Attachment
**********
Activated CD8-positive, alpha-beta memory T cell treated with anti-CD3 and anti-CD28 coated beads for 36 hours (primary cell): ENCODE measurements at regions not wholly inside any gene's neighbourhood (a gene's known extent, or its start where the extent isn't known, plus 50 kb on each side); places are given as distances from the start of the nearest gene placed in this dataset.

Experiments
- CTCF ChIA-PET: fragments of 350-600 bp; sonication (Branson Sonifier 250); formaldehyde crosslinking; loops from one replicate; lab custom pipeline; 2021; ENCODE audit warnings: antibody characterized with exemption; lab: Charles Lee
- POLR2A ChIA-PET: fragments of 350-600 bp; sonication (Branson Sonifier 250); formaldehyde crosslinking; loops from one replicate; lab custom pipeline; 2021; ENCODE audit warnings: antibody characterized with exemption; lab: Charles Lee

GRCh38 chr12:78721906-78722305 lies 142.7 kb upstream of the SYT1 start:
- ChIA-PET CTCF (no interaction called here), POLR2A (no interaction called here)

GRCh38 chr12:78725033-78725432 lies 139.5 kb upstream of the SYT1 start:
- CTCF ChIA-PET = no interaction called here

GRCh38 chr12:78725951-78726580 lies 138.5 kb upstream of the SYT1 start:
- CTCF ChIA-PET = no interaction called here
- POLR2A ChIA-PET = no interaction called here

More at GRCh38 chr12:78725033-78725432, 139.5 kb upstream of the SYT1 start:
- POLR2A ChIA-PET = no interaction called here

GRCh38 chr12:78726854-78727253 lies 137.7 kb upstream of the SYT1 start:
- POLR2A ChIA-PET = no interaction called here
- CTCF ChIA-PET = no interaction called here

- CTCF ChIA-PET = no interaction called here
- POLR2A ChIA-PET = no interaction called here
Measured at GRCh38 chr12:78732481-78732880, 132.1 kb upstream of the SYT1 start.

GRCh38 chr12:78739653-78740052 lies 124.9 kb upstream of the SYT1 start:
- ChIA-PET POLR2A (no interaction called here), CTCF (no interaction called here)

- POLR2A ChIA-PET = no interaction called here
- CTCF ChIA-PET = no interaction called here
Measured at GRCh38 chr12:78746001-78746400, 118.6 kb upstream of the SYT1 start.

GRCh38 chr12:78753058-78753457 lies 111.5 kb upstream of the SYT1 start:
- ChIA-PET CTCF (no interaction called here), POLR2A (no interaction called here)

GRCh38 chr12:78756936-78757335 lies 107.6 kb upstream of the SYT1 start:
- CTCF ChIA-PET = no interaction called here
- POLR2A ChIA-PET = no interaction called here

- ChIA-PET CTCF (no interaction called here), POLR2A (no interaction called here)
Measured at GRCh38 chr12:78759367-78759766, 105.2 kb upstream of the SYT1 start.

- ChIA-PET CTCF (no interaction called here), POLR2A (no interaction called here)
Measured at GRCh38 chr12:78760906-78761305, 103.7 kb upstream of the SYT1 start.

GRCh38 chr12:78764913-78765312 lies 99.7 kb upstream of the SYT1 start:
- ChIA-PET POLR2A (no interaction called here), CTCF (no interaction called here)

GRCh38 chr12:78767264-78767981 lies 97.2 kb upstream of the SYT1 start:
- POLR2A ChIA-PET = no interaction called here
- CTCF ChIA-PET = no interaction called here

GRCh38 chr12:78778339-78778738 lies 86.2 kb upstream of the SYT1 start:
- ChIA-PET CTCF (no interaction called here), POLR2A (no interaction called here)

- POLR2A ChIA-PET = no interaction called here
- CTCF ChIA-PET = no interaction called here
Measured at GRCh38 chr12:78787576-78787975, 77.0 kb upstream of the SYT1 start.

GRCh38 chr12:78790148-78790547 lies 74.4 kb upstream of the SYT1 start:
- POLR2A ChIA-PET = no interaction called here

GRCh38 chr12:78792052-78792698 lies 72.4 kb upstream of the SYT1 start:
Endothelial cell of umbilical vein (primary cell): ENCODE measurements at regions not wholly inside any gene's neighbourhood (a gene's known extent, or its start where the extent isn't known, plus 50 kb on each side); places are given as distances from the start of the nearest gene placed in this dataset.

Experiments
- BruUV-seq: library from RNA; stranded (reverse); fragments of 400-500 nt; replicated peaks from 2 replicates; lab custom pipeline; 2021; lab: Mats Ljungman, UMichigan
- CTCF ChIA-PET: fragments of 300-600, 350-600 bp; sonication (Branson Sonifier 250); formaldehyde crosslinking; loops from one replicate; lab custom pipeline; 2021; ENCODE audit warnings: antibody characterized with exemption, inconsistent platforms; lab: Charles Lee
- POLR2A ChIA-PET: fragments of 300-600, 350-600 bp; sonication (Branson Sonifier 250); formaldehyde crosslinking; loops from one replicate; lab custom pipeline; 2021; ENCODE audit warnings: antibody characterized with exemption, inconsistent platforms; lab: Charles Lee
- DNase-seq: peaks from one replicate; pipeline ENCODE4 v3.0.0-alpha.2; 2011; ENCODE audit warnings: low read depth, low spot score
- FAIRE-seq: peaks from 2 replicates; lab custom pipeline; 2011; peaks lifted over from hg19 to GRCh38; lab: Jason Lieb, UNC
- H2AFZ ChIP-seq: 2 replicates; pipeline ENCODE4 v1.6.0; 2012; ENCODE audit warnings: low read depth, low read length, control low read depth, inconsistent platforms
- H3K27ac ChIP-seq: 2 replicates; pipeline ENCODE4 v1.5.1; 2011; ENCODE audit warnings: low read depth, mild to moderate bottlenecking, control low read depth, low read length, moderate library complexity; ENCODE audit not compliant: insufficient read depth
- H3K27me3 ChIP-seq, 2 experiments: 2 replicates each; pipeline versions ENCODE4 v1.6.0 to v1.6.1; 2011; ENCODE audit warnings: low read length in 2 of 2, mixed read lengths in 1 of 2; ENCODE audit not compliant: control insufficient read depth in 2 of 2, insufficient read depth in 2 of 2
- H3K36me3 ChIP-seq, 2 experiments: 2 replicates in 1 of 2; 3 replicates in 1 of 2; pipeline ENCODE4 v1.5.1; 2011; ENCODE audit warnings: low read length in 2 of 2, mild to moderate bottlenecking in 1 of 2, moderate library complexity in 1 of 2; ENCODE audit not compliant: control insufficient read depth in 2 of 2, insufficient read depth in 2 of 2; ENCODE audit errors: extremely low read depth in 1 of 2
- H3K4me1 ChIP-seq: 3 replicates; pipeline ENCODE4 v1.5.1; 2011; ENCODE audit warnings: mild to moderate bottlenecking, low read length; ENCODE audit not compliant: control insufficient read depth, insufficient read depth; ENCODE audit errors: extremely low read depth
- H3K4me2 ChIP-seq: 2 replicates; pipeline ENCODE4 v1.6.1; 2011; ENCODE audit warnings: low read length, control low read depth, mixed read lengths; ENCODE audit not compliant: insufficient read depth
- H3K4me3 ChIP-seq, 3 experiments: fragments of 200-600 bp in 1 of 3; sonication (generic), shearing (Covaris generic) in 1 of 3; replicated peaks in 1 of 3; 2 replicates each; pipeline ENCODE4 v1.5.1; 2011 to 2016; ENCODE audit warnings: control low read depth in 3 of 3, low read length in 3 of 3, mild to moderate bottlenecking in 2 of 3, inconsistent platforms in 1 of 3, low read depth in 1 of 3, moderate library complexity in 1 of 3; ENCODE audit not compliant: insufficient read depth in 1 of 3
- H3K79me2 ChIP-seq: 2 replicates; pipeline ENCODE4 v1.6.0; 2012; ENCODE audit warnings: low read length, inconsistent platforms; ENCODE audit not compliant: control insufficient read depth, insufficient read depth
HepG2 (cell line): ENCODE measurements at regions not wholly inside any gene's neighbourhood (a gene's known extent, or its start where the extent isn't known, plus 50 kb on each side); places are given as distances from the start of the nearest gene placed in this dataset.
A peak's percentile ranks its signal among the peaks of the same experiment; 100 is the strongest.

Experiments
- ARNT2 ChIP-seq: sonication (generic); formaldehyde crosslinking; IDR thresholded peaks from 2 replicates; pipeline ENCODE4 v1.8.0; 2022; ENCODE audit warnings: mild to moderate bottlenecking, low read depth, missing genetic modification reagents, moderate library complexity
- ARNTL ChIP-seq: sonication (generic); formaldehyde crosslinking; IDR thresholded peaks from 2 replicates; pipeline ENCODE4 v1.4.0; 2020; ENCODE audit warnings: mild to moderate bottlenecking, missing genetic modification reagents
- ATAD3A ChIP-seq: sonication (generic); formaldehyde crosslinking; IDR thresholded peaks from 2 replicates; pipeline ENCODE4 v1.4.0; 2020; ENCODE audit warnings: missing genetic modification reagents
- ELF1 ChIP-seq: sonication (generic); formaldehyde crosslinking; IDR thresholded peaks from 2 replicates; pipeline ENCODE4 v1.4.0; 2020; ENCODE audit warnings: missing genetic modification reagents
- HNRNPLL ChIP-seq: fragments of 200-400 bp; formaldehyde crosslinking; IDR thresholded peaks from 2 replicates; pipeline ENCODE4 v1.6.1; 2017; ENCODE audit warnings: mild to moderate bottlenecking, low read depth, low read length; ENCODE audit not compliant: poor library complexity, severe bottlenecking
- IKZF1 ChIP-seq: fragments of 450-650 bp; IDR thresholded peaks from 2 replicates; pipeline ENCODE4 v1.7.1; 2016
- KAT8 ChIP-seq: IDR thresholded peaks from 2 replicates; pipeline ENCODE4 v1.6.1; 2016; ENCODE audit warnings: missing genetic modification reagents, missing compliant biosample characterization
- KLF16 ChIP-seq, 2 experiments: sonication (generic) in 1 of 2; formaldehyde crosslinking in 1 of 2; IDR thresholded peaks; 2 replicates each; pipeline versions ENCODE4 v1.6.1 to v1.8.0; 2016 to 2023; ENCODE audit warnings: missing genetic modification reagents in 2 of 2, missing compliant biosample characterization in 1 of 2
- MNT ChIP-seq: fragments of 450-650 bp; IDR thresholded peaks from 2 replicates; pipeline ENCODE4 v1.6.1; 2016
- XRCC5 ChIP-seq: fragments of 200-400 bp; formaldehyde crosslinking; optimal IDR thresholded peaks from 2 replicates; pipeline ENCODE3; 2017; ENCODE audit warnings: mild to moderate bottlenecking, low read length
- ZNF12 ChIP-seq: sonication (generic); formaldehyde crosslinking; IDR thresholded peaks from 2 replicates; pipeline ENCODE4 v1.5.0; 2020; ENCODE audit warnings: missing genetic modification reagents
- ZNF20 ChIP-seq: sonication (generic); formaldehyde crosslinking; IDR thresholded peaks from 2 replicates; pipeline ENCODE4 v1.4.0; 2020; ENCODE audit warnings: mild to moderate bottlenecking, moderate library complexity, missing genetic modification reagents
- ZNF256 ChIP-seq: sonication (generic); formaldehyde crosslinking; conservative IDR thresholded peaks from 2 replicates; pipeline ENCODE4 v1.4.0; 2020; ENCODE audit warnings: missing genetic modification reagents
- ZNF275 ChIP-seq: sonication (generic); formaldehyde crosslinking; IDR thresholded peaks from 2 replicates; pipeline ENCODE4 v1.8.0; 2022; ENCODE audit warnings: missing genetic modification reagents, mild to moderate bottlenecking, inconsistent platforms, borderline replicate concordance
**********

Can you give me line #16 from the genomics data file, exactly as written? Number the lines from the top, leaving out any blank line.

- CTCF ChIA-PET = no interaction called here